*Ed.’s Note: click on images to view larger sizes.
“There is natural poetry in stillness”
The world wants you to be loud. With so many people and so much competition, we’re taught that in order to be heard, we have to speak the loudest and be the most outrageous. Writers in particular are taught to conform to a specific model of storytelling and, often, the most commercially successful works follow that well-worn trajectory and intersperse audacious or controversial or, well, loud elements in order to stand out from the crowd. Anyone who has tried to get an agent has seen the phrase “grab my attention” in the requirements of the first five pages. In many ways, our culture as a whole has lost the meditative element of reading—the experience of combining words in a way that makes us contemplate and reëvaluate their world. So thank g-d for small presses, including Avery Hill Publishing, that make space for works like Karen Shangguan’s beautiful and quiet graphic novel, Quiet Thoughts.
This book is a collection of moments. Mirroring how thoughts bump off of or absorb each other, these vignettes flit from topic to topic and alternately explore materiality, loneliness, appearance, forgetting, and more. At times, we zoom out into the depths of the universe and, in the next moment, the narrative zooms into the mind of a goldfish. It may seem arbitrary but it also allows us to see similarities between these places and subjects. Out in the vastness of space or inside the confines of an animal we see as simple-minded, Shangguan highlights how nebulous everything seems and how answers appear to us as mirage. As a star or a fish or a person or a piece of paper or a bird flying through a cloud, our thoughts float between worlds, always searching for a connection that seems at once enigmatic as well as omnipresent.
My favorite part shows two characters in a body of water talking to each other. The reason this scene is so engaging is that it is impossible to tell if the characters are lovers or if one body is just a reflection of the other and it’s simply a person talking to herself. It highlights Shangguan’s magical and subtle way of creating meaning from ambiguity and reminds us that what we want from another person, a soulmate, is everything we want from ourselves. It is a rare skill in any artist and Shangguan’s ambiguity is particularly heart-rending and powerfully meaningful:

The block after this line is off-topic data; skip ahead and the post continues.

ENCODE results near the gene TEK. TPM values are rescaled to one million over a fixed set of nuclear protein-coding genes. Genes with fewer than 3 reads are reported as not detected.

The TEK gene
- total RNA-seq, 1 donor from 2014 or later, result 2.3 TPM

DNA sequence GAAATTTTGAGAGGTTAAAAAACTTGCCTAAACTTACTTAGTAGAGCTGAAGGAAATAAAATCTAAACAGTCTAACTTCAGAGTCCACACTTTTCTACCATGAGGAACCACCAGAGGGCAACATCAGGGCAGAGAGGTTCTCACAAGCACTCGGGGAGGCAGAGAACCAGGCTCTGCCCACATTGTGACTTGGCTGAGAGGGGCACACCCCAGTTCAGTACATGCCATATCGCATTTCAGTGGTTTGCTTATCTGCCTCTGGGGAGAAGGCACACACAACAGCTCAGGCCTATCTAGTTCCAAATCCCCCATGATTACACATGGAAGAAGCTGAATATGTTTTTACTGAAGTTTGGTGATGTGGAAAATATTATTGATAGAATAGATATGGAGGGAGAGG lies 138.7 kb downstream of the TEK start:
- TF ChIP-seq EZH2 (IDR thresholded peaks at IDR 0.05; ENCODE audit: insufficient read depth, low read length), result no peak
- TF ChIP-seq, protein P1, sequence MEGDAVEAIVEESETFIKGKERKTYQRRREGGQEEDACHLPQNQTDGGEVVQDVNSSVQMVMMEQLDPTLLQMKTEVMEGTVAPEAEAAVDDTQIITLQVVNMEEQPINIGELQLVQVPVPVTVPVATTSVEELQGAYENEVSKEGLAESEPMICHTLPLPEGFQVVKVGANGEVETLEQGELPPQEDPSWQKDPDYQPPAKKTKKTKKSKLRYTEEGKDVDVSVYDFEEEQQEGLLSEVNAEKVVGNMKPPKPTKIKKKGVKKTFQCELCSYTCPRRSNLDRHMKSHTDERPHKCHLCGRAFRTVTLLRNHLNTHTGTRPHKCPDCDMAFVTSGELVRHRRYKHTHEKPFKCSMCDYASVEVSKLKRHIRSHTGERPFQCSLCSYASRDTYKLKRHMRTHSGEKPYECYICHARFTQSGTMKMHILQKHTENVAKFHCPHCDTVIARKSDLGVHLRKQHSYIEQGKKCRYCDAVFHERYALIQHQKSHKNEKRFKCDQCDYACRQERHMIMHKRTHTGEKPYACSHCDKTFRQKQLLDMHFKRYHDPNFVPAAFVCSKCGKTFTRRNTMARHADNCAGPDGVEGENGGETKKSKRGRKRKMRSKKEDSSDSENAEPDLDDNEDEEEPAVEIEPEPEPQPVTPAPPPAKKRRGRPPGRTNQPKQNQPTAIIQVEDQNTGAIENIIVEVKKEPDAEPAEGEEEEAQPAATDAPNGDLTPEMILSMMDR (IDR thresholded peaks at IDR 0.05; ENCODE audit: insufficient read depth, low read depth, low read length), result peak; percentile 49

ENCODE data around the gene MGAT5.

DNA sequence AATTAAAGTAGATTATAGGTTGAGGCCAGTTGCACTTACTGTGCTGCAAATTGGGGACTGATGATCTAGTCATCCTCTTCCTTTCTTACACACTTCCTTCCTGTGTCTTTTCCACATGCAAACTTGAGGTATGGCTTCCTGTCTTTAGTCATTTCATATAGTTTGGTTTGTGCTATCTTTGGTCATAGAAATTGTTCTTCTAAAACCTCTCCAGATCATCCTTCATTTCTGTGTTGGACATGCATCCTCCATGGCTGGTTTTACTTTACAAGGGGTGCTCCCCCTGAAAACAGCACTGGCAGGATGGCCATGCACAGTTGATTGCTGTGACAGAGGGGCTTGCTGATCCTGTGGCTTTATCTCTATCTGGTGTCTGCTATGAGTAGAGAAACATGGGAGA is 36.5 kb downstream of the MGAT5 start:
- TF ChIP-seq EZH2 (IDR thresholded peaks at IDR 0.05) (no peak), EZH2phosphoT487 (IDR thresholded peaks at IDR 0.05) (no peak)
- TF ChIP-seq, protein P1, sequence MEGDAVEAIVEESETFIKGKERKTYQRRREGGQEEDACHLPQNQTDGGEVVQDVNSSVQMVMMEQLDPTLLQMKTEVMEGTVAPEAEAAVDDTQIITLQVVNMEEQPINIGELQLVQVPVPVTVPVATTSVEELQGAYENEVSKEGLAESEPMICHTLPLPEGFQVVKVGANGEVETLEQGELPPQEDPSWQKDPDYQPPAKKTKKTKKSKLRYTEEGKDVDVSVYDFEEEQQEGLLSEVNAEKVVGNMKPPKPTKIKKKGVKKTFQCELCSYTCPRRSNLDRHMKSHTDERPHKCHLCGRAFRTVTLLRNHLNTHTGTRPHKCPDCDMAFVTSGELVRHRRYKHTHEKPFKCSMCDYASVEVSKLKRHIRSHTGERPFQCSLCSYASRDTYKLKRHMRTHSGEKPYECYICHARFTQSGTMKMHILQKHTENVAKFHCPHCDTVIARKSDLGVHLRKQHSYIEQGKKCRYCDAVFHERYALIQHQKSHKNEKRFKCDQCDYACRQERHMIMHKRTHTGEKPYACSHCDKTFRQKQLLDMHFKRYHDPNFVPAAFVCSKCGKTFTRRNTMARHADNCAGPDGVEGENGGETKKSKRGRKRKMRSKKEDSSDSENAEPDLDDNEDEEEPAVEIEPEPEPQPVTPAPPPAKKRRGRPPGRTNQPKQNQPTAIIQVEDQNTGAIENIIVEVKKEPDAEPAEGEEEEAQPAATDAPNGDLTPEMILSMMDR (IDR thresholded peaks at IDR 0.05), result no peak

It is important to recognize that Shangguan is both artist and author. The illustrations are beautifully fluid in a way that perfectly captures the feeling of being under water (or maybe floating through space), dampened and quiet but flowing and free. It is the languid line and muted palette of the artist that amplifies text like “the amorphous comfort / of never needing to learn the shape of a word /and the sharpness of meaning.” Much of the text examines what lives outside of language, so the images seem even more necessary in fully rendering these sentiments. They are perfect complements:
Despite its shorter length, these pages require us to slow down and ruminate on the quiet thoughts we find in solitary moments, in sadness, and in the slow climb to understanding. It is a meditation on feelings and “small things” in life that mean so much to us but become invisible in their silent ubiquitousness. I’m reminded again of the phrase “grab my attention.” This may be due to an infamous quote from the previous presidency but the word “grab” seems so violent and forceful. It infers an inescapability, forcing someone’s attention. Shangguan doesn’t “take” anything from the us or demand our attention; instead, the author has created an interior space, gentle and contemplative. Shanggaun invites us into a quiet space, one where we can hear our own thoughts so that we can form our own meanings: “Various vacuous words / that I want to unhear / their banality / and their existence / grows more transparent / as if made of nothing.”
Quiet Thoughts, by Karen Shangguan. London, England, UK: Avery Hill Publishing, September 2021. 84 pages. $16.95, paper.
Jesi Buell is a librarian and the head of KERNPUNKT Press, a home to experimental writing. She lives in Upstate New York with her husband and beautiful daughter.